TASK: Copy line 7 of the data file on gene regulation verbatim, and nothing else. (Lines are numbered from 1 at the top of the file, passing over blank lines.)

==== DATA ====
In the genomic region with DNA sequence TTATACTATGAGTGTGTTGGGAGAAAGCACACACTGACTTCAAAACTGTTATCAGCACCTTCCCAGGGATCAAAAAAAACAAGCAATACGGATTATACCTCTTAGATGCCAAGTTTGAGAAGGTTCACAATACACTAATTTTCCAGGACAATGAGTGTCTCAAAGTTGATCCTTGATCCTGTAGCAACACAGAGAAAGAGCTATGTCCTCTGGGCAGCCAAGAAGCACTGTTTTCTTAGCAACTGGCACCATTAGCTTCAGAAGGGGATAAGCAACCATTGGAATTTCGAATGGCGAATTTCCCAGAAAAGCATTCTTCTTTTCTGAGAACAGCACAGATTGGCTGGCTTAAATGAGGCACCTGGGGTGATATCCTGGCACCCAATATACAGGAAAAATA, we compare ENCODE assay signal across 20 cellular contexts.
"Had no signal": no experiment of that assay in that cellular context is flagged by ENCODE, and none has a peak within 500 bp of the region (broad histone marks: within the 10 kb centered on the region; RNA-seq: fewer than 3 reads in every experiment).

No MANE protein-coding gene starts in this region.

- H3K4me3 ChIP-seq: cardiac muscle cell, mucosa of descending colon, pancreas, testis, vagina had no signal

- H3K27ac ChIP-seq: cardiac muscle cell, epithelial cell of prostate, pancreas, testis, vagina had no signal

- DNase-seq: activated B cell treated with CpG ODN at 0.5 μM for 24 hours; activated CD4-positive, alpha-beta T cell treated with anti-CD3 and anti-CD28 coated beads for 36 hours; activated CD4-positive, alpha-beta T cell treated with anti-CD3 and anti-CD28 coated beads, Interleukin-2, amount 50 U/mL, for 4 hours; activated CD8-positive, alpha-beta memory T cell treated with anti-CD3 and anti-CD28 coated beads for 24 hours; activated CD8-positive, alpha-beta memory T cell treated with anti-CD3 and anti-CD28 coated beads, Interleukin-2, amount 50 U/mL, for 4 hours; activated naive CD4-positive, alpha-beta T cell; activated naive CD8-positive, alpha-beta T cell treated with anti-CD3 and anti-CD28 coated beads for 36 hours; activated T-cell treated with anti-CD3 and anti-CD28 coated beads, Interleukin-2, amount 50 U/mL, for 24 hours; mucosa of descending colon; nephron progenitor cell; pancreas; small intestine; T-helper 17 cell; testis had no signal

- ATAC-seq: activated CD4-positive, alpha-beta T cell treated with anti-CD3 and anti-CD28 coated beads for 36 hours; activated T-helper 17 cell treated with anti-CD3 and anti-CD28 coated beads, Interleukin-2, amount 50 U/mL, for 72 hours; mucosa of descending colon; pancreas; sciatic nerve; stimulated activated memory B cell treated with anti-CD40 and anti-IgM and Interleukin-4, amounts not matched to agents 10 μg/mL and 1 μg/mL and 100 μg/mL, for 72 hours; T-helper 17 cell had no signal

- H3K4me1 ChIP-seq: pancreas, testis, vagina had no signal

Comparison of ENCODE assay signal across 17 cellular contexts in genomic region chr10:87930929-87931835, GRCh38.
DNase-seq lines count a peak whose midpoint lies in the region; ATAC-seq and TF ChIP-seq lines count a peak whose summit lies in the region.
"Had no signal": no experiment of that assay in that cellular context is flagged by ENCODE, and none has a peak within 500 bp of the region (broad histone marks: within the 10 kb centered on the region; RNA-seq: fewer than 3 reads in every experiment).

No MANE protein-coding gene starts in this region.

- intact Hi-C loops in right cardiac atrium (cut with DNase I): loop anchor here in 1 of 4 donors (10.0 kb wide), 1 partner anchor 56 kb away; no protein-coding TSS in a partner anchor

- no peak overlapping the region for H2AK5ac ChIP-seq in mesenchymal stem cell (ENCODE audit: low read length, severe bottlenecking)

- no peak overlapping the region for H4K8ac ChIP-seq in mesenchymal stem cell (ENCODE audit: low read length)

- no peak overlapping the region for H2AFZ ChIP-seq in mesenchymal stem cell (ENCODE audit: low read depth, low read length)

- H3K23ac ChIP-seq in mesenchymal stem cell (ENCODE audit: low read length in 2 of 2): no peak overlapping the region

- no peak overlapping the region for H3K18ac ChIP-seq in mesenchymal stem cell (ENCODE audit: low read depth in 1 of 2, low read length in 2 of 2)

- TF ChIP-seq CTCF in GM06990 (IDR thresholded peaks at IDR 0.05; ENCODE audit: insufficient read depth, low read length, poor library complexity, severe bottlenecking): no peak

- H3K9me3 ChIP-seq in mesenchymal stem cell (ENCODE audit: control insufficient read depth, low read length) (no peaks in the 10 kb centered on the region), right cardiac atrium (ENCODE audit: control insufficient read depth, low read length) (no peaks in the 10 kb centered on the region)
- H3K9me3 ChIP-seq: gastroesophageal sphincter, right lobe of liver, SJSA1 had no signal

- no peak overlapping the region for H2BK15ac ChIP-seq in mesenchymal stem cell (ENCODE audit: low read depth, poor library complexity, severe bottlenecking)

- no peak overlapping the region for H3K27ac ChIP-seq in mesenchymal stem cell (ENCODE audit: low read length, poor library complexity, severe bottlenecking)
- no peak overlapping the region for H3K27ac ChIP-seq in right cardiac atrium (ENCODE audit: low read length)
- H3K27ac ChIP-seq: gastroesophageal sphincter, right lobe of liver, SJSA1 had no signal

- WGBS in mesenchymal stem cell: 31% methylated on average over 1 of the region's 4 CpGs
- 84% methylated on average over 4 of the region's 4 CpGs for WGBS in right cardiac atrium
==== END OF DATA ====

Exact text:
- ATAC-seq: activated CD4-positive, alpha-beta T cell treated with anti-CD3 and anti-CD28 coated beads for 36 hours; activated T-helper 17 cell treated with anti-CD3 and anti-CD28 coated beads, Interleukin-2, amount 50 U/mL, for 72 hours; mucosa of descending colon; pancreas; sciatic nerve; stimulated activated memory B cell treated with anti-CD40 and anti-IgM and Interleukin-4, amounts not matched to agents 10 μg/mL and 1 μg/mL and 100 μg/mL, for 72 hours; T-helper 17 cell had no signal